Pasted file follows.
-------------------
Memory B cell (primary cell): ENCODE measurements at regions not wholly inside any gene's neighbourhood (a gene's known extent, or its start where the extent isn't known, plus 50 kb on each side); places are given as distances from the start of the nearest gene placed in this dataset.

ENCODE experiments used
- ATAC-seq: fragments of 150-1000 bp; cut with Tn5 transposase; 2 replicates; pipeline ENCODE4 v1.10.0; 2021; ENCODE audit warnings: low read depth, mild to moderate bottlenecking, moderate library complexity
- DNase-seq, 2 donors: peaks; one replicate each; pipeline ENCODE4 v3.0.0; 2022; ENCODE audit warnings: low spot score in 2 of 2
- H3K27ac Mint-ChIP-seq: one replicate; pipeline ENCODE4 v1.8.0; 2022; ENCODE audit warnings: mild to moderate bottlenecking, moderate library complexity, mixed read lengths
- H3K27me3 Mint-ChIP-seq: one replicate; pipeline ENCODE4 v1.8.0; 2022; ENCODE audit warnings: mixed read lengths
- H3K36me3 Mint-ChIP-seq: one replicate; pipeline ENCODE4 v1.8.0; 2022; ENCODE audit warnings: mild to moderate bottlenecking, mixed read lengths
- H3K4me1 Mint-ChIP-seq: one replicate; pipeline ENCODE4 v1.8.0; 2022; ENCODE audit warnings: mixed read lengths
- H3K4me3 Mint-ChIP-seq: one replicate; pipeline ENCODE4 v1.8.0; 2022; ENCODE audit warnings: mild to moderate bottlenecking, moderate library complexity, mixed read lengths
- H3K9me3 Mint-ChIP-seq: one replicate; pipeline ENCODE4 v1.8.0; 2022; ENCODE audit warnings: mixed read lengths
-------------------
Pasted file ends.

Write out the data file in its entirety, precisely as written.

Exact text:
Memory B cell (primary cell): ENCODE measurements at regions not wholly inside any gene's neighbourhood (a gene's known extent, or its start where the extent isn't known, plus 50 kb on each side); places are given as distances from the start of the nearest gene placed in this dataset.

ENCODE experiments used
- ATAC-seq: fragments of 150-1000 bp; cut with Tn5 transposase; 2 replicates; pipeline ENCODE4 v1.10.0; 2021; ENCODE audit warnings: low read depth, mild to moderate bottlenecking, moderate library complexity
- DNase-seq, 2 donors: peaks; one replicate each; pipeline ENCODE4 v3.0.0; 2022; ENCODE audit warnings: low spot score in 2 of 2
- H3K27ac Mint-ChIP-seq: one replicate; pipeline ENCODE4 v1.8.0; 2022; ENCODE audit warnings: mild to moderate bottlenecking, moderate library complexity, mixed read lengths
- H3K27me3 Mint-ChIP-seq: one replicate; pipeline ENCODE4 v1.8.0; 2022; ENCODE audit warnings: mixed read lengths
- H3K36me3 Mint-ChIP-seq: one replicate; pipeline ENCODE4 v1.8.0; 2022; ENCODE audit warnings: mild to moderate bottlenecking, mixed read lengths
- H3K4me1 Mint-ChIP-seq: one replicate; pipeline ENCODE4 v1.8.0; 2022; ENCODE audit warnings: mixed read lengths
- H3K4me3 Mint-ChIP-seq: one replicate; pipeline ENCODE4 v1.8.0; 2022; ENCODE audit warnings: mild to moderate bottlenecking, moderate library complexity, mixed read lengths
- H3K9me3 Mint-ChIP-seq: one replicate; pipeline ENCODE4 v1.8.0; 2022; ENCODE audit warnings: mixed read lengths